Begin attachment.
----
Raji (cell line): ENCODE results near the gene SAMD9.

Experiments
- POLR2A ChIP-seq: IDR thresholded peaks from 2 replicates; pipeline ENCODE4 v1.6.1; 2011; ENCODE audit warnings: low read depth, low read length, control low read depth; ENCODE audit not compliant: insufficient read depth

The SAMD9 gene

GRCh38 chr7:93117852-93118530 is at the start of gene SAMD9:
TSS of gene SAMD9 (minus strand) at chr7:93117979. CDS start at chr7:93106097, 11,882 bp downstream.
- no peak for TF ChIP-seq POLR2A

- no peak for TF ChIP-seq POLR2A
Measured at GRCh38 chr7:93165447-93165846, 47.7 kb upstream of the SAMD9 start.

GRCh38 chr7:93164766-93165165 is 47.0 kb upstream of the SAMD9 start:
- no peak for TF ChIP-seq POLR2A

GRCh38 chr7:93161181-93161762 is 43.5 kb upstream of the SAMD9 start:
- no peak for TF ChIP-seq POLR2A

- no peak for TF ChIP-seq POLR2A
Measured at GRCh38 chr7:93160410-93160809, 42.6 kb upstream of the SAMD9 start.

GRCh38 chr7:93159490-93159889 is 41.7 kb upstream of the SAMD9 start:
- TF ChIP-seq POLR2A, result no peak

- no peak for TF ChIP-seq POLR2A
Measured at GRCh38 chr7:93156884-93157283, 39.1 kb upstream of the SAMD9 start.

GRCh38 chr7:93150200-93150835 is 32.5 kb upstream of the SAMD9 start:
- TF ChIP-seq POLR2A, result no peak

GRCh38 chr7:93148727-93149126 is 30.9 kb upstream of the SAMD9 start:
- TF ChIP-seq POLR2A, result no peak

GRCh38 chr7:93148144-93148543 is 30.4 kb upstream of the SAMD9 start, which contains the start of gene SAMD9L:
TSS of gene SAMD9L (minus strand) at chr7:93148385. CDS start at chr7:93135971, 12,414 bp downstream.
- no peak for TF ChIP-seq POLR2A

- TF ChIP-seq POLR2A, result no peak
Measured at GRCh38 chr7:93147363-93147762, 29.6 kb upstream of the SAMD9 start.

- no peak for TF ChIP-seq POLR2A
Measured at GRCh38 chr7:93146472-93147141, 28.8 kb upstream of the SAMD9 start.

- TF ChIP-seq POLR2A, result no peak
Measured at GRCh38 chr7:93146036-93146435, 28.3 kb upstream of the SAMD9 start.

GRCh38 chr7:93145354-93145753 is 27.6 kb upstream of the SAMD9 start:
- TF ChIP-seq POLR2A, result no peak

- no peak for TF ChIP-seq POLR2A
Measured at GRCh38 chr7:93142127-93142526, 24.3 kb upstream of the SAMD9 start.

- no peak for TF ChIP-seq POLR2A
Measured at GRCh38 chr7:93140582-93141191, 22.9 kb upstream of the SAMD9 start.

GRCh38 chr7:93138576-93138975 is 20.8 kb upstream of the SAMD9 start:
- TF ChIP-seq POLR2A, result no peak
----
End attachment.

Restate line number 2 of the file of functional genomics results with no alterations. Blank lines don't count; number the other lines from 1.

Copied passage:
Experiments